Showing posts with label Louder Than Bombs. Show all posts
Showing posts with label Louder Than Bombs. Show all posts

Oscillate Wildly

"Initially the very notion of instrumentals was motivated by me. I suggested that 'Oscillate Wildly' should be an instrumental; up until that point Johnny had very little interest in non-vocal tracks. There was never any political heave-hoing about should we-shouldn't we have an instrumental and it was never a battle of powers between Johnny and myself. The very assumption that a Smiths instrumental track left Morrissey upstairs in his bedroom stamping his feet and kicking the furniture was untrue! I totally approved but, obviously, I didn't physically contribute."

- Morrissey

"Morrissey was very, very reluctant to use synthesizers or anything electronic. The only way Johnny and I could get around that was by trapping guitar notes into these extended infinite reverbs that would hold for a long, long time then use the fader to bring it in at the right moment. It sounds like a string-type effect but really it's just guitar notes. That's the way 'Oscillate Wildly' was built up. Johnny was still working with guitars but we were trying to stretch the possibilities and sounds of what we could do with it."

- Stephen Street

"There was never any plan for it to have lyrics. It was always going to be an instrumental and Morrissey encouraged me all the way."

"We did it really quickly in just one evening, but it came together so beautifully."

"'Asleep' was another one worked out on the upright I inherited when I moved into to the house in Bowdon, the same piano I wrote 'Oscillate Wildly' on. It had a pleasingly eerie quality about it. You could only play certain things on it. Weird, doomy music, which suited us fine."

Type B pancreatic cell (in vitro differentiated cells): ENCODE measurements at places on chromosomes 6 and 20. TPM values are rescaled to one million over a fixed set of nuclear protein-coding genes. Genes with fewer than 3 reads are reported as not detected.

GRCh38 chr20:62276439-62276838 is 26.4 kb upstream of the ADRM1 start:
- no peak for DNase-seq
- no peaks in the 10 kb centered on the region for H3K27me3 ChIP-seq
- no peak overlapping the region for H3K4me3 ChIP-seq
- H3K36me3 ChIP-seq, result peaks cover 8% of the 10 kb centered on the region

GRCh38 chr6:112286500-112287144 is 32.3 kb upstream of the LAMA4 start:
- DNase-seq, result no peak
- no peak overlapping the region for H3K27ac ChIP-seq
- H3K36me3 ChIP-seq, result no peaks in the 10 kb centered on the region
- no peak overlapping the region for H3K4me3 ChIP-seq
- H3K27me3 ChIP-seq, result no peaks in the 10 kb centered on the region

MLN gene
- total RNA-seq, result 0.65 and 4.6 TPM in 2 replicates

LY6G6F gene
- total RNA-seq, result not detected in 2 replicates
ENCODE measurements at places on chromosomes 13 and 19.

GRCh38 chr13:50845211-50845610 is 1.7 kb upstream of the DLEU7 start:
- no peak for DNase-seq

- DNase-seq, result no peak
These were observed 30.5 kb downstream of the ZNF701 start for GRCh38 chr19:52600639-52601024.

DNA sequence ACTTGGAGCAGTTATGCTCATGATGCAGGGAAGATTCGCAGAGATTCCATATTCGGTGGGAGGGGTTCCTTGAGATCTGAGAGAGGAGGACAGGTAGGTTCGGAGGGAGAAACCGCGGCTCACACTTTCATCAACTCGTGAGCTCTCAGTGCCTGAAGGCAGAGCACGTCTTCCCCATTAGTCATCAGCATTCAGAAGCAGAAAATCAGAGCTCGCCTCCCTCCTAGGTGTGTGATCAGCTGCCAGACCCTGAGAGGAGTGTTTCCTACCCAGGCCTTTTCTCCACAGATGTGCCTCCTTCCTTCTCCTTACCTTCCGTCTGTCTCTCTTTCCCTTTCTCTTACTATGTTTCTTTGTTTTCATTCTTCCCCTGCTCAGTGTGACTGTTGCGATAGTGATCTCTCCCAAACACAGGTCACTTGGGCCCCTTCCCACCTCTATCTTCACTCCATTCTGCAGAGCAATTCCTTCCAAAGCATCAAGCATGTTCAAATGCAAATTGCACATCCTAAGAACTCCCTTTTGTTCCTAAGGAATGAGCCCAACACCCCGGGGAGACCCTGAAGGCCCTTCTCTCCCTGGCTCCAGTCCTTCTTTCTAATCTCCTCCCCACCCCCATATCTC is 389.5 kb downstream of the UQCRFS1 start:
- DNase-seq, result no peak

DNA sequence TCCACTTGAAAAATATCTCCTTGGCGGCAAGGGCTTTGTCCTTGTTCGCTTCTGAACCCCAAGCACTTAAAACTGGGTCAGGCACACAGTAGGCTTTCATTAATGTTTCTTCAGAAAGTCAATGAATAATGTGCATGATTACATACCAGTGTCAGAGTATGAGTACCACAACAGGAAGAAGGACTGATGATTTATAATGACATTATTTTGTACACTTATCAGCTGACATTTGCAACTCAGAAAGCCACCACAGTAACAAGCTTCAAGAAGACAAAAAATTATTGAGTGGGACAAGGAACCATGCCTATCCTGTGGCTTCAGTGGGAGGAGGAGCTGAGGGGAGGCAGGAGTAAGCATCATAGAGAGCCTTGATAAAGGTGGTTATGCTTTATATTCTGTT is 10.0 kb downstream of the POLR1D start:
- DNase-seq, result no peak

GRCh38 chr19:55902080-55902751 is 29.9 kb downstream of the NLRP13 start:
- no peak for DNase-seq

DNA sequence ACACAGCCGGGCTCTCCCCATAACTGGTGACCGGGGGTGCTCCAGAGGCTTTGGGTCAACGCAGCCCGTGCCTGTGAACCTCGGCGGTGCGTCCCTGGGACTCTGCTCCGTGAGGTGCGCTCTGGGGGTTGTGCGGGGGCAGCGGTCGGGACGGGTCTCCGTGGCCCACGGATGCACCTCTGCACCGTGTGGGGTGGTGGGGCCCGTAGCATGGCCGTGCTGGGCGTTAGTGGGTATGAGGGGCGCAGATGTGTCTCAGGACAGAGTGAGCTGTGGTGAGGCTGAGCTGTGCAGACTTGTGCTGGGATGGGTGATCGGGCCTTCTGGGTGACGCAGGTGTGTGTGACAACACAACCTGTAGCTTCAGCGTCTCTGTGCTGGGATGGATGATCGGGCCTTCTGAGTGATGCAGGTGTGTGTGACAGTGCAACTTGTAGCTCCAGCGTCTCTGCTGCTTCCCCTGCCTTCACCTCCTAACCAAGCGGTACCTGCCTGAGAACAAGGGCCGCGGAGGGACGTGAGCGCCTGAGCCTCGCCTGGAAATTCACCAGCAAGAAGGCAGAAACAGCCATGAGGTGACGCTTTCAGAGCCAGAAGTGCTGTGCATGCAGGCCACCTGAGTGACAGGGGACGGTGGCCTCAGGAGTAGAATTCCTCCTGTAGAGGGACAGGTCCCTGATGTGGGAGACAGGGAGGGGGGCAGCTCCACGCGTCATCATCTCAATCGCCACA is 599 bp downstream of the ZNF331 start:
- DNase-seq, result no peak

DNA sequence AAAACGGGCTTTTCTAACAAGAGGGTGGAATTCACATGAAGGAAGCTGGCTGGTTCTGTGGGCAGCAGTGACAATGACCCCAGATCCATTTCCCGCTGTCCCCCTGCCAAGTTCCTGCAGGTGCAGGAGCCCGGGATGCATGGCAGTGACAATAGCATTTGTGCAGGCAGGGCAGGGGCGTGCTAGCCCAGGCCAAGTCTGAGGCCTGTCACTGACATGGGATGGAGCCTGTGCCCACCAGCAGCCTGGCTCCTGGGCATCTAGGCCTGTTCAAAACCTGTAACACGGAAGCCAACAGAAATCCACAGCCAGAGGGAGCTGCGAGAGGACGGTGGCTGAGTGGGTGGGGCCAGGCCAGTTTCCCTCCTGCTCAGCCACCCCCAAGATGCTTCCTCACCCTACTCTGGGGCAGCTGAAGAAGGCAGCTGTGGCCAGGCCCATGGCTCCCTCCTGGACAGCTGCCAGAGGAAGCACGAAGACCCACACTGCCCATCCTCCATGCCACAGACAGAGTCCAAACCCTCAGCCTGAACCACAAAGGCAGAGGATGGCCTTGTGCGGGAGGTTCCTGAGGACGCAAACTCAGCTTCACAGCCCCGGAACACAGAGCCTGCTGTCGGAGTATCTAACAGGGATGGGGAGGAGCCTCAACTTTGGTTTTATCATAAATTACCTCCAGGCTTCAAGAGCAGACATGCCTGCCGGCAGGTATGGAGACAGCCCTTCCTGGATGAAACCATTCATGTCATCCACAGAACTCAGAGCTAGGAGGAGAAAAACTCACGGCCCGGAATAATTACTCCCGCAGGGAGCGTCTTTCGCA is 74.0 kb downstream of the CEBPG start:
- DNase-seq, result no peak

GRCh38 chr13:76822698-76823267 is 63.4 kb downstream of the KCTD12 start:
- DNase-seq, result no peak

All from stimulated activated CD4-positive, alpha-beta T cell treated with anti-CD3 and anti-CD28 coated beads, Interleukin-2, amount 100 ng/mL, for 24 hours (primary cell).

"I don't walk around with a smile on my face, but I'm a lot happier. I play more and I enjoy making music. Of course, I'm in a position to say I'm happier because I know where the rent's coming from, but I don't want to take it for granted, I want to carry on making music. I've got a lot of faith in people who understand what I've been trying to do as a musician, from the start, but I've got no time for anybody who writes me a letter one week and says 'I stay up all night with headphones on, listening to "Oscillate Wildly"', and then, because of something they read in the music papers, they completely change their opinion of me. The thing about The Smiths split is that it's far too personal to explain."

- Johnny Marr

I uploaded a Guitar Pro file here.

Here's the complete band score from the "Louder Than Bombs:Off The Record" book:

Here are the scans from the Strangeways PVG book(thanks to MorrisseyScans for these sheets):

Here's a pretty definitive cover by mef1975:

And here is ianfilz:

William, It Was Really Nothing